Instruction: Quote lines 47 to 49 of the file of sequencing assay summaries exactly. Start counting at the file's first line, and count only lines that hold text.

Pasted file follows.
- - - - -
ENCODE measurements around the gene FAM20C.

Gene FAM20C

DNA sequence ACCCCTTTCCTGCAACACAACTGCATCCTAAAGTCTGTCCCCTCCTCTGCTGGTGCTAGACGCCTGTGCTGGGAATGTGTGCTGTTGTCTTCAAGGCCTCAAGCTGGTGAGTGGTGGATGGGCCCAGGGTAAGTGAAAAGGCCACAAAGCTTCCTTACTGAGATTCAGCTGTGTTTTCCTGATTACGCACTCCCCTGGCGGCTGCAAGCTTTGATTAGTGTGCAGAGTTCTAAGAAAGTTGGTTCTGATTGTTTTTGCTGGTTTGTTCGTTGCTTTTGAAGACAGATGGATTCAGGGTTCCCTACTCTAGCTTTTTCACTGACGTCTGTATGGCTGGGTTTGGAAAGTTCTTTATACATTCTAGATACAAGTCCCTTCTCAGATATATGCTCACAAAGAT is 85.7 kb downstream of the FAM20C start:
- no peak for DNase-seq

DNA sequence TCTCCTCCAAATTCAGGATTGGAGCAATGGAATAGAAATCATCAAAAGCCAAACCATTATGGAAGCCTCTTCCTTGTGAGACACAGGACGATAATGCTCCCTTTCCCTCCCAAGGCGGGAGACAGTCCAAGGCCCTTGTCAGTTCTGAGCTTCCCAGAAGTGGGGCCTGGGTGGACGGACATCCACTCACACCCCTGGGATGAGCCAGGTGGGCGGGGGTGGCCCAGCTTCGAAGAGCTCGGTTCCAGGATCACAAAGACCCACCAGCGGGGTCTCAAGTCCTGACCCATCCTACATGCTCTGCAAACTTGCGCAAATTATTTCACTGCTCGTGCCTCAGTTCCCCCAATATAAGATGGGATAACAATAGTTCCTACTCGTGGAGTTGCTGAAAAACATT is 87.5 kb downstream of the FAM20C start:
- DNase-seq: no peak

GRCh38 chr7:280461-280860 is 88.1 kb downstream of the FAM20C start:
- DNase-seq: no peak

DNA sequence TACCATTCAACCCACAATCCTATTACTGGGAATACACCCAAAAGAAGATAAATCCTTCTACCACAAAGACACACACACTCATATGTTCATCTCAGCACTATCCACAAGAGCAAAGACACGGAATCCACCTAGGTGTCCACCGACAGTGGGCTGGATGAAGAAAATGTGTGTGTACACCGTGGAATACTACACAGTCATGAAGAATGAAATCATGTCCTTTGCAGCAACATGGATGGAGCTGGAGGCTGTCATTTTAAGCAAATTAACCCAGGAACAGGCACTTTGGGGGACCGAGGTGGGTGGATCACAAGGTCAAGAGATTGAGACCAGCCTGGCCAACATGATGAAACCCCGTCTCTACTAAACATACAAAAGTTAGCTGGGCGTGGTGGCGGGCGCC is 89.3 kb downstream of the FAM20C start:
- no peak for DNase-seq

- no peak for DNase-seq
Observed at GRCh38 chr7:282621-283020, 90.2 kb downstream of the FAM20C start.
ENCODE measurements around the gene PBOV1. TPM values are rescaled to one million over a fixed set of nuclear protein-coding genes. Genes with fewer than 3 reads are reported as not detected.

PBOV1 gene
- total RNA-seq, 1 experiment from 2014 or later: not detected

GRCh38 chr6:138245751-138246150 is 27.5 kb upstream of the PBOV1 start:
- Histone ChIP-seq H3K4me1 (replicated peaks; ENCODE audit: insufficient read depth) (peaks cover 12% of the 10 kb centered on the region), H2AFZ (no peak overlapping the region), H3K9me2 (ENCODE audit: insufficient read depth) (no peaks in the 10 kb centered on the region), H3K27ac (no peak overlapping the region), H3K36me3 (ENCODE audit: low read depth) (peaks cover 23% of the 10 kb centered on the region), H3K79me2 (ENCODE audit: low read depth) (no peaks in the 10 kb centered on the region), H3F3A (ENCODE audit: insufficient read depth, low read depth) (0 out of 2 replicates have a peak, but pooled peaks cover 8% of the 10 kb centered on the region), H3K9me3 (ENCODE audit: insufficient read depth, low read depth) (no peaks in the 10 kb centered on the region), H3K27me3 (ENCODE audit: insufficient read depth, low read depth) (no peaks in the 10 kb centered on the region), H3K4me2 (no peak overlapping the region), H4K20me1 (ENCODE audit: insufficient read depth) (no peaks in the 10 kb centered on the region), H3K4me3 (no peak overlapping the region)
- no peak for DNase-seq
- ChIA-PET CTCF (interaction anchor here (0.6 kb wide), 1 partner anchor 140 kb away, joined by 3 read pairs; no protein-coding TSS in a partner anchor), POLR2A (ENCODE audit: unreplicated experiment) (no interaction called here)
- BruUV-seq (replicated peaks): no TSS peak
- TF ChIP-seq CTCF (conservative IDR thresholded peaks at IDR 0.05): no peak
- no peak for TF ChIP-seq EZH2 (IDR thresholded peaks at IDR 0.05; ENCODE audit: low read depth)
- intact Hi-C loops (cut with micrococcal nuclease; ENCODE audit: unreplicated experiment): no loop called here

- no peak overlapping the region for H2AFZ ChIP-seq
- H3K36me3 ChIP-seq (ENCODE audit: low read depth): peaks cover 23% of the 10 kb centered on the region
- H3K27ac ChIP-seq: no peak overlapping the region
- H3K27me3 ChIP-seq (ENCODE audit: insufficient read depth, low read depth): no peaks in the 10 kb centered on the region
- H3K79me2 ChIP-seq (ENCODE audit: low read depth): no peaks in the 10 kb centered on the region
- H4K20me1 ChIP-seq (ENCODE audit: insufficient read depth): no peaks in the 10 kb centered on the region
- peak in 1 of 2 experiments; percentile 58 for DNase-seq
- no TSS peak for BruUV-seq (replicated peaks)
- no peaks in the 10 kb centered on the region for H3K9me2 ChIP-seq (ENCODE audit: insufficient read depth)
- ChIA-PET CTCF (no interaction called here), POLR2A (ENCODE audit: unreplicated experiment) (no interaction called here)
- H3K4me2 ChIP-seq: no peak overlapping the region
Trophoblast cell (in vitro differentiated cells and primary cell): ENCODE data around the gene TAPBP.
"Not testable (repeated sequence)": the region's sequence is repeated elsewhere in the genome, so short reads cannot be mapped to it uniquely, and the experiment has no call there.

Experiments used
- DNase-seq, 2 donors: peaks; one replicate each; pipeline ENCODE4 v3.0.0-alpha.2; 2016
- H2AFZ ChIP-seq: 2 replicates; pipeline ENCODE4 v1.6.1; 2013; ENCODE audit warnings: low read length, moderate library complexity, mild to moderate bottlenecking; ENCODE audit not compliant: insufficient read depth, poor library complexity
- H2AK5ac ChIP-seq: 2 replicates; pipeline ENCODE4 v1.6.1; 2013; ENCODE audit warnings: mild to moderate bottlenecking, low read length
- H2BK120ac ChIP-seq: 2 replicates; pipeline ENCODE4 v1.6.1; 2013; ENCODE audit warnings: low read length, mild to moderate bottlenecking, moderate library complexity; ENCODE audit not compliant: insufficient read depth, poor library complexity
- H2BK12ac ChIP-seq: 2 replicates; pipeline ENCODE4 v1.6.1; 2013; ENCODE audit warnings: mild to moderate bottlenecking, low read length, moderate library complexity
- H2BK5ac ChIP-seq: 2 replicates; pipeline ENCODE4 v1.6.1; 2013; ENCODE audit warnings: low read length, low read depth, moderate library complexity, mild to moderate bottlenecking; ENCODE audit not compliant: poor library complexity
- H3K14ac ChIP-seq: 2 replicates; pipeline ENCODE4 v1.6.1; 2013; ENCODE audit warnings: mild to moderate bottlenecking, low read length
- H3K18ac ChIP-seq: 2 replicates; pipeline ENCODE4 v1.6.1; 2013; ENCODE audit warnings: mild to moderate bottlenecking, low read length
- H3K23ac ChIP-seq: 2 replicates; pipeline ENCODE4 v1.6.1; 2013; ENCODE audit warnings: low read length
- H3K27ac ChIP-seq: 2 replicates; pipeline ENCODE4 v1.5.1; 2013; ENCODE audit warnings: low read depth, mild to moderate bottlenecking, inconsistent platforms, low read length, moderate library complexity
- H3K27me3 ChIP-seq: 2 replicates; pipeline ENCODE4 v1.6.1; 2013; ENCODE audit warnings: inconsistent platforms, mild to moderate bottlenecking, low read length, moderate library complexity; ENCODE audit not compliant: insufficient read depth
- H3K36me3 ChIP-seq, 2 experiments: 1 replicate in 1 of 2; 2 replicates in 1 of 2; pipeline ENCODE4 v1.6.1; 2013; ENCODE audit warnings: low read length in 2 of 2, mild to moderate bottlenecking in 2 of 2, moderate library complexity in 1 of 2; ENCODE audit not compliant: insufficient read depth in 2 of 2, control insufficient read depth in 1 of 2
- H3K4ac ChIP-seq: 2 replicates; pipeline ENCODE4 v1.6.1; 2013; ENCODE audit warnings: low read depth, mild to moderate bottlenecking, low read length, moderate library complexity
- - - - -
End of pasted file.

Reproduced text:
- H3K27ac ChIP-seq: 2 replicates; pipeline ENCODE4 v1.5.1; 2013; ENCODE audit warnings: low read depth, mild to moderate bottlenecking, inconsistent platforms, low read length, moderate library complexity
- H3K27me3 ChIP-seq: 2 replicates; pipeline ENCODE4 v1.6.1; 2013; ENCODE audit warnings: inconsistent platforms, mild to moderate bottlenecking, low read length, moderate library complexity; ENCODE audit not compliant: insufficient read depth
- H3K36me3 ChIP-seq, 2 experiments: 1 replicate in 1 of 2; 2 replicates in 1 of 2; pipeline ENCODE4 v1.6.1; 2013; ENCODE audit warnings: low read length in 2 of 2, mild to moderate bottlenecking in 2 of 2, moderate library complexity in 1 of 2; ENCODE audit not compliant: insufficient read depth in 2 of 2, control insufficient read depth in 1 of 2